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BSD

CD-Sized Image Of BSD-Based TrueOS Released For Servers

Filed under
BSD

In announcing their quarterly package updates that bring a wide assortment of improvements, the PC-BSD crew shared they managed to make a CD-sized image of their TrueOS server operating system.

TrueOS is the PC-BSD-based installation option intended for servers. While PC-BSD is aimed at an easy BSD desktop experience, TrueOS is aimed at providing a easy server experience while providing many of the same components as found in PC-BSD, which in turn is derived from the FreeBSD package base.

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LLVM 3.5 Is Finally Available For Download

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Development
BSD

LLVM 3.5 is now available for fans just not looking for a more liberally licensed compiler but for those dependent upon AMD's GPU LLVM compiler back-end and the other innovative use-cases provided by the LLVM stack.

While no official announcement has yet to hit the mailing lists, LLVM 3.5 and its sub-projects doing 3.5 releases are now available via the download page. LLVM 3.5 brings many new features ranging from better support of new C++ standards to improved back-end compiler targets. Benchmarks on conventional x86_64 Linux targets have shown LLVM/Clang 3.5 performing well but the in-development GCC 5.0 still performing better.

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HardenedBSD: The Latest BSD Project That Aims To Boost Security

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Security
BSD

HardenedBSD is the latest BSD distribution writing into Phoronix to share its work.

HardenedBSD isn't some radical new BSD operating system but rather it's working on being a security-enhanced version of FreeBSD. HardenedBSD is just about providing security enhancements on top of the FreeBSD code-base. This initiative just started this summer by Oliver Pinter and Shawn Webb.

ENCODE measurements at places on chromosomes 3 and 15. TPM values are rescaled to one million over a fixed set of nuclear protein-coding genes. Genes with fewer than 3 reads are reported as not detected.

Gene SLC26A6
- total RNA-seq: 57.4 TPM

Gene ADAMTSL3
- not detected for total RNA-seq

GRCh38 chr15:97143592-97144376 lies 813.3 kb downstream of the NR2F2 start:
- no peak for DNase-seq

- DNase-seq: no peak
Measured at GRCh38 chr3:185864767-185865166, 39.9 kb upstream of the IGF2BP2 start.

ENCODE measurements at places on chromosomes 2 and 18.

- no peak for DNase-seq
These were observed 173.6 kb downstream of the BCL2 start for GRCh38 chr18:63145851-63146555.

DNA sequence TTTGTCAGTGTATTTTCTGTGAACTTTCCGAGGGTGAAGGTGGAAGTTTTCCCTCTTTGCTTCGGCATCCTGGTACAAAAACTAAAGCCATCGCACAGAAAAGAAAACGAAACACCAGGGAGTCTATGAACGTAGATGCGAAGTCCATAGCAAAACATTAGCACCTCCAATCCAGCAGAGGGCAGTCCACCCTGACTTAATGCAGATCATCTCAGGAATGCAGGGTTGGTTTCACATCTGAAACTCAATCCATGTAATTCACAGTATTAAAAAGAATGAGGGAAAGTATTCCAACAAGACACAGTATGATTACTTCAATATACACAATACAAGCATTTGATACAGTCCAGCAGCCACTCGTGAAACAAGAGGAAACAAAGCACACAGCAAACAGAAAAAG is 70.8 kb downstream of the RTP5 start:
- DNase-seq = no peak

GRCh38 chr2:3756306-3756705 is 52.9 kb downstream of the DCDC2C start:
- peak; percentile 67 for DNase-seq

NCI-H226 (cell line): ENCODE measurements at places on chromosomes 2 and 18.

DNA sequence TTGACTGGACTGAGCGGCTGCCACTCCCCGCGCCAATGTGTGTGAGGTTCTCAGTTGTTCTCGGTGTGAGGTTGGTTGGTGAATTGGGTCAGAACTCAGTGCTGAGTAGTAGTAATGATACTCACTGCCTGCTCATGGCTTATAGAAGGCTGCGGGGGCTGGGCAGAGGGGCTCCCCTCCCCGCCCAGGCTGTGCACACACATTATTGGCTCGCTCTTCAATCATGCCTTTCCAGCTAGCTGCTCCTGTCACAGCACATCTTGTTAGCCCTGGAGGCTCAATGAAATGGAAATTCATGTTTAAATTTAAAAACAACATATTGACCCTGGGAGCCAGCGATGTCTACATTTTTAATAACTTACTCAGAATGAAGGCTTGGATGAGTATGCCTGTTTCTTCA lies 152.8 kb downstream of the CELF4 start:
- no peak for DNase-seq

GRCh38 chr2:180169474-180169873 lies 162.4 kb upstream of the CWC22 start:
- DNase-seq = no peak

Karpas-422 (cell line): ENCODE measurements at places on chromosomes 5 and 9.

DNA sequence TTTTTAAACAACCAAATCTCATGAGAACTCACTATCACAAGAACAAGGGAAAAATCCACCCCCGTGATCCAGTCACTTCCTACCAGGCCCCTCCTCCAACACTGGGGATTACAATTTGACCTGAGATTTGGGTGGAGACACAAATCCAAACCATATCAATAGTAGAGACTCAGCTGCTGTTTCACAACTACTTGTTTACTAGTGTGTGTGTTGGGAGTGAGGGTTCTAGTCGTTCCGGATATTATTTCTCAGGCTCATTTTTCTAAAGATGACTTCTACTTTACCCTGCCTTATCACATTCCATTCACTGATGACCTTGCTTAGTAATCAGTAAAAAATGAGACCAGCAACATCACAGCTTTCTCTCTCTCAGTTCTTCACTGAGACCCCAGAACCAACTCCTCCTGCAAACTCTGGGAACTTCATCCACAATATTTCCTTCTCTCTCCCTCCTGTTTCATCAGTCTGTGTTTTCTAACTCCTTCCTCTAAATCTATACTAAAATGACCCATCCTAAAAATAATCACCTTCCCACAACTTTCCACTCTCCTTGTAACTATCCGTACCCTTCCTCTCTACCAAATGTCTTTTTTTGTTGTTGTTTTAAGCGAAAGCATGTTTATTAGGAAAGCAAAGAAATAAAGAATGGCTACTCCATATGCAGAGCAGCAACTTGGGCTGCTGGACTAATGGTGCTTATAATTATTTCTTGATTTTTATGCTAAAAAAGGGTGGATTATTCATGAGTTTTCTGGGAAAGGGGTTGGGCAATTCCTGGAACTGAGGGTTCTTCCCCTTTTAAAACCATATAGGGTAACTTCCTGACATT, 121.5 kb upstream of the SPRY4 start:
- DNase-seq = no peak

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GCC 5.0 Adds DragonFlyBSD Support

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GNU
BSD

The latest addition to GCC 5's growing list of features is official support for DragonFlyBSD on i386 and x86_64 architectures.

Up to now a DragonFlyBSD developer had been maintaining his own out-of-tree patches that add support for the DragonFlyBSD target and complete ADA front-end support to all four major BSDs. A few months ago John Marino, the developer maintaining the patches, began working to mainline them to provide out-of-the-box support for C, C++, Objective-C, and Fortran.

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LLVM Clang 3.5 Brings Some Compiler Performance Improvements

Filed under
Development
BSD

If all goes well, LLVM 3.5 will be released today. While we have already delivered some LLVM/Clang benchmarks of the 3.5 SVN code, over the days ahead we will be delivering more benchmarks of the updated compiler stack -- including looking at its performance against the in-development GCC 5.0. For getting this latest series of compiler benchmarking at Phoronix started, here's some fresh numbers of LLVM Clang 3.4 compared to a recent release candidate of LLVM Clang 3.5.

This article is using a CompuLab Intense-PC with Intel Core i7 3517UE Ivy Bridge processor for LLVM Clang 3.4 vs. LLVM Clang 3.5 benchmarking. The host system was Ubuntu 14.04 x86_64 and was running off the Linux 3.17 development kernel. Both compilers were built in their optimized release mode (--disable-assertions --enable-optimized) for the core-avx-i CPU. Aside from switching out LLVM Clang 3.4 for LLVM Clang 3.5 RC4, no other system changes were made.

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GhostBSD 4 preview

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BSD

GhostBSD is a desktop distribution that’s based on FreeBSD. The project started out with support for several desktop environments (Gnome, Mate, XFCE, LXDE, and Openbox), but has since become a MATE-only distribution.

The next stable version will be GhostBSD 4, which should be released within the next few months. Meanwhile The second release candidate was made available for download a few days ago. This article shows what the distribution has to offer, which, at this stage of its development, is not a whole lot.